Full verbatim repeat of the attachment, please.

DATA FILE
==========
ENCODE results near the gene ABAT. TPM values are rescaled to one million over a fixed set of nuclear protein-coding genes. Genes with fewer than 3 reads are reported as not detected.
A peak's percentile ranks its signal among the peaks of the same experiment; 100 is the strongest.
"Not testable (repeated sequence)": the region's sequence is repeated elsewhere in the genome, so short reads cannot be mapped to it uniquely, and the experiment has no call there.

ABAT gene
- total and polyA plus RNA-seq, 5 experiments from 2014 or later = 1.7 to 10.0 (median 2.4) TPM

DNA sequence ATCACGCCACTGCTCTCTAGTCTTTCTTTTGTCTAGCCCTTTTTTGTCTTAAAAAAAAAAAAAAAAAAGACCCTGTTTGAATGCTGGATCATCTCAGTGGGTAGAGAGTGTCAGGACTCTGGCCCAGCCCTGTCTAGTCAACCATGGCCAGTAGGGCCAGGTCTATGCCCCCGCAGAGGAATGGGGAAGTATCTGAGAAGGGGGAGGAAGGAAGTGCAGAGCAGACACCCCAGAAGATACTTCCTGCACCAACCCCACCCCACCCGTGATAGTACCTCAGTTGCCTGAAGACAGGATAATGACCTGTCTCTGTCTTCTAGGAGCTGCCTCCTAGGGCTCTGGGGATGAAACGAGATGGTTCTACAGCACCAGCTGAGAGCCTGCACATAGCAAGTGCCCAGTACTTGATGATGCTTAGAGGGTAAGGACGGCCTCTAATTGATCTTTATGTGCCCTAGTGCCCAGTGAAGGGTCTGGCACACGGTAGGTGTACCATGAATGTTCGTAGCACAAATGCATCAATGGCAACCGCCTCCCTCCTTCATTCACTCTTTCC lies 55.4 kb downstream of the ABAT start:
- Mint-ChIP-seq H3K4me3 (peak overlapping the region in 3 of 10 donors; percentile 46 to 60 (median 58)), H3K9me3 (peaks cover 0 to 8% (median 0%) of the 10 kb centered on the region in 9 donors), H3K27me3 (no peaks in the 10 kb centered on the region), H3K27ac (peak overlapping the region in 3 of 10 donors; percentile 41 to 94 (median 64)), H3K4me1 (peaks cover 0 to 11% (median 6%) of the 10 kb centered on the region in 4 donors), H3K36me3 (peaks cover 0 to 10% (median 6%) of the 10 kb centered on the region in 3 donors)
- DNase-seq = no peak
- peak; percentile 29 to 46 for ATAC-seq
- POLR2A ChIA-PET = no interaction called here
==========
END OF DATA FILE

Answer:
ENCODE results near the gene ABAT. TPM values are rescaled to one million over a fixed set of nuclear protein-coding genes. Genes with fewer than 3 reads are reported as not detected.
A peak's percentile ranks its signal among the peaks of the same experiment; 100 is the strongest.
"Not testable (repeated sequence)": the region's sequence is repeated elsewhere in the genome, so short reads cannot be mapped to it uniquely, and the experiment has no call there.

ABAT gene
- total and polyA plus RNA-seq, 5 experiments from 2014 or later = 1.7 to 10.0 (median 2.4) TPM

DNA sequence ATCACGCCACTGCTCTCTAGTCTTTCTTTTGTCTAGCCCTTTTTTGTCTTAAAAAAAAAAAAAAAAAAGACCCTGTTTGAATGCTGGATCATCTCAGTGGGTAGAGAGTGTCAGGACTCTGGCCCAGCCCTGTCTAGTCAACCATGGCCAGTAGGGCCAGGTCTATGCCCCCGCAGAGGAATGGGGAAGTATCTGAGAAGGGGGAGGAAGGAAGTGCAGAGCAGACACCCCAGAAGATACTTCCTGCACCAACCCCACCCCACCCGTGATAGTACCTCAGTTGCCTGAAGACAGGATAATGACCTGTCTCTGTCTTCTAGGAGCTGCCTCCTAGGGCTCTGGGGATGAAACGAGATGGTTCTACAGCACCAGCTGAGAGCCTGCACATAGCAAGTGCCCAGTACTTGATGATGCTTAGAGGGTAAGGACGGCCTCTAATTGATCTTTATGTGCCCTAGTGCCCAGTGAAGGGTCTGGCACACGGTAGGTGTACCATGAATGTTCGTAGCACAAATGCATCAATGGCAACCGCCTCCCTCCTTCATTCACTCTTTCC lies 55.4 kb downstream of the ABAT start:
- Mint-ChIP-seq H3K4me3 (peak overlapping the region in 3 of 10 donors; percentile 46 to 60 (median 58)), H3K9me3 (peaks cover 0 to 8% (median 0%) of the 10 kb centered on the region in 9 donors), H3K27me3 (no peaks in the 10 kb centered on the region), H3K27ac (peak overlapping the region in 3 of 10 donors; percentile 41 to 94 (median 64)), H3K4me1 (peaks cover 0 to 11% (median 6%) of the 10 kb centered on the region in 4 donors), H3K36me3 (peaks cover 0 to 10% (median 6%) of the 10 kb centered on the region in 3 donors)
- DNase-seq = no peak
- peak; percentile 29 to 46 for ATAC-seq
- POLR2A ChIA-PET = no interaction called here